But I really cannot complain because even my best friends were not happy 
with the show.  As for the current quality of the series, I think they did
 a very nice job at the beginning of this season introducing Seven.  
I have differences of opinion about other creative directions, which I 
share with the writers and Rick on a regular basis.  I would encourage all 
viewers to clearly express their feelings about the creative directions of
 both shows because your voices are listened to by this franchise and this
 studio.

<SteveKrutzler> Interesting insight into Voyager's history... and BRAVO 
for such great responses!

<Steve_Perry> That's to hear actually - that we're not talking to a brick 
wall!

<SteveKrutzler> From TazoMan: Will the movie have cameos like Lt Barclay?

<Steve_Perry> Khan could use a cameo...

<MichaelPiller> I can't comment on cameos yet.

<SteveKrutzler> hehe

<SteveKrutzler> Can't comment... :-)

<SteveKrutzler> Here we go folk... you'll like this one..!

<SteveKrutzler> From HombuDojo: Why did TNG go seven, and only seven 
(a good run by the way)?

<MichaelPiller> Because the studio wanted to make feature films.

<SteveKrutzler> From Stoat

<SteveKrutzler> We have seen many rumors that your first script for ST9 
was disappointing, and not approved by Patrick Stewart - how do you feel 
about this? Do you agree? or did you think that you had produced a good 
piece of preliminary work?

<MichaelPiller> The rumors are not incorrect, except Patrick's objections
were to the first story, not the first script.  We did have some conflict 
at that point, and I can say without hesitation that a better movie was 
the result of that conflict.  Rick and I had taken the story into a much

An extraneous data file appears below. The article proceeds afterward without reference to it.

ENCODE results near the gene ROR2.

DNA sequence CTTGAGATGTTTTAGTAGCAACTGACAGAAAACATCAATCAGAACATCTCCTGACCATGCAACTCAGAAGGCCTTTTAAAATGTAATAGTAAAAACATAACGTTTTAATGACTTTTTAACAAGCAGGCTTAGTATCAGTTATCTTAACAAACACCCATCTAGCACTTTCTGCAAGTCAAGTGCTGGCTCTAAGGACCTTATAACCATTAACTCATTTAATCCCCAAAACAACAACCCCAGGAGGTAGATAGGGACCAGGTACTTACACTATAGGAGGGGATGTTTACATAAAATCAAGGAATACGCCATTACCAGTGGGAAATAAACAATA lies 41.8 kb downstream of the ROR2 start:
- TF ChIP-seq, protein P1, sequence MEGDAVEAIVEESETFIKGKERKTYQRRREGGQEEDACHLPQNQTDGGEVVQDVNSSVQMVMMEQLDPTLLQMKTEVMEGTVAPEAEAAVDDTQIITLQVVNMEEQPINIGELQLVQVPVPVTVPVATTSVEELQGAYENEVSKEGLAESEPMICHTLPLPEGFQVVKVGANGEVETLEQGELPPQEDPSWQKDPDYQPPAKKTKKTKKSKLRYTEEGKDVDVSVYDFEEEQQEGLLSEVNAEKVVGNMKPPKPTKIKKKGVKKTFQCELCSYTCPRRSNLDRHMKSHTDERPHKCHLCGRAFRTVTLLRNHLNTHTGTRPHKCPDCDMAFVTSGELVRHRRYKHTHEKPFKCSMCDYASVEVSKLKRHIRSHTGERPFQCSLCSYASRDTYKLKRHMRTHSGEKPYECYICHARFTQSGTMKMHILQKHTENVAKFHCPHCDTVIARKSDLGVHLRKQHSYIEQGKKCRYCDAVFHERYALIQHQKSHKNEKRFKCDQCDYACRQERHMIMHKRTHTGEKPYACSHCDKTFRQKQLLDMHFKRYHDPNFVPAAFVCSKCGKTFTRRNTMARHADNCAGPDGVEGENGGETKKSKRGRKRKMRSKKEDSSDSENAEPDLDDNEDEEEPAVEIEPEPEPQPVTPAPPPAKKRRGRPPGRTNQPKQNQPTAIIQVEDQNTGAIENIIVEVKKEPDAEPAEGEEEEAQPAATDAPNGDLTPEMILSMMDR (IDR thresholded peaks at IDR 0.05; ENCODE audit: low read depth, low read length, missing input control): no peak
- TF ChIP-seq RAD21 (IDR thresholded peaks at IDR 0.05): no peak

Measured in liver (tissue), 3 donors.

more serious vein and Patrick objected because we had talked with him about
some of our earlier, lighter ideas and he missed them.  So we went back to 
them and did exactly the wrong thing by trying to tell both stories in one 
script.  And Patrick never saw that script, but Rick and I both agreed it
 didn't work and went back and started over.  And everyone has had a 
positive reaction to this draft.  I've heard reactions such as "uplifting,"
 "warm," "made me cry," "made me laugh," "exciting."  Many of the people at
 the studio have compared it in tone to Star Trek IV.  
Rick and I have had such a good time, and the journey has been so 
interesting that we're thinking about writing a book about the writing 
of Star Trek IX that would include all the versions of the story and that 
dreadful first script.  In that script, we got to meet Picard at the Academy,
 one of his best friends (who played a huge part in the movie), Boothby, 
and the planet of 10-year-olds.  I can tell you this, because none of them 
remain.

<Steve_Perry> cool!

<SteveKrutzler> wow!

<SteveKrutzler> I know everyone's been dying to have that question asked! 
:-)

<Steve_Perry> Ray Walston as Boothby... excellent!

<Steve_Perry> That's a relief to hear... these rumors that float around 
ound *so* negative, when problems are often part of the creative process 
to begin with...

<SteveKrutzler> Let me calm down from all that info! whew! 

<SteveKrutzler> okie, here we go..

<SteveKrutzler> From TomVeil:

<SteveKrutzler> Will Q be making an appearance in Star Trek 9?

<MichaelPiller> No.

<SteveKrutzler> ah, we can lay those rumors to rest!

<SteveKrutzler> From Emisary: Will we see "Legend" again one day?

<MichaelPiller> We have been in discussions this week about a "Legend" 
movie.  Richard Dean Anderson wants to do it and he has a deal with CBS 
and with SHOWTIME for a movie.  

<SteveKrutzler> good to hear it!

<SteveKrutzler> I think "Legend" was one of UPN's better shows... :-)

<SteveKrutzler> From CaptRoss: Crystal ball time.  Where do you see Trek 
in 20 years, presuming the entertainment industry isn't radically changed?

<MichaelPiller> The entertainment industry is going to radically change. 
 It would not surprise me to see a Star Trek channel in 20 years.  But I 
personally hope that the powers who make the decisions about the future of 
the franchise will recognize that it has been the creative quality and 
ambition of these series that has made Star Trek so successful.

<Arman> I would love to see a Star Trek channel! It would be nothing but 
quality TV :)

<SteveKrutzler> I would like to give my warmest thanks to Mr. Michael Piller
 for taking time out of his *busy* schedule to chat with the fans! You've 
given us such a mouthful of information to swallow, and we all hope that 
you've had a good time and will join us again sometime!

<MichaelPiller> Thank you for having me.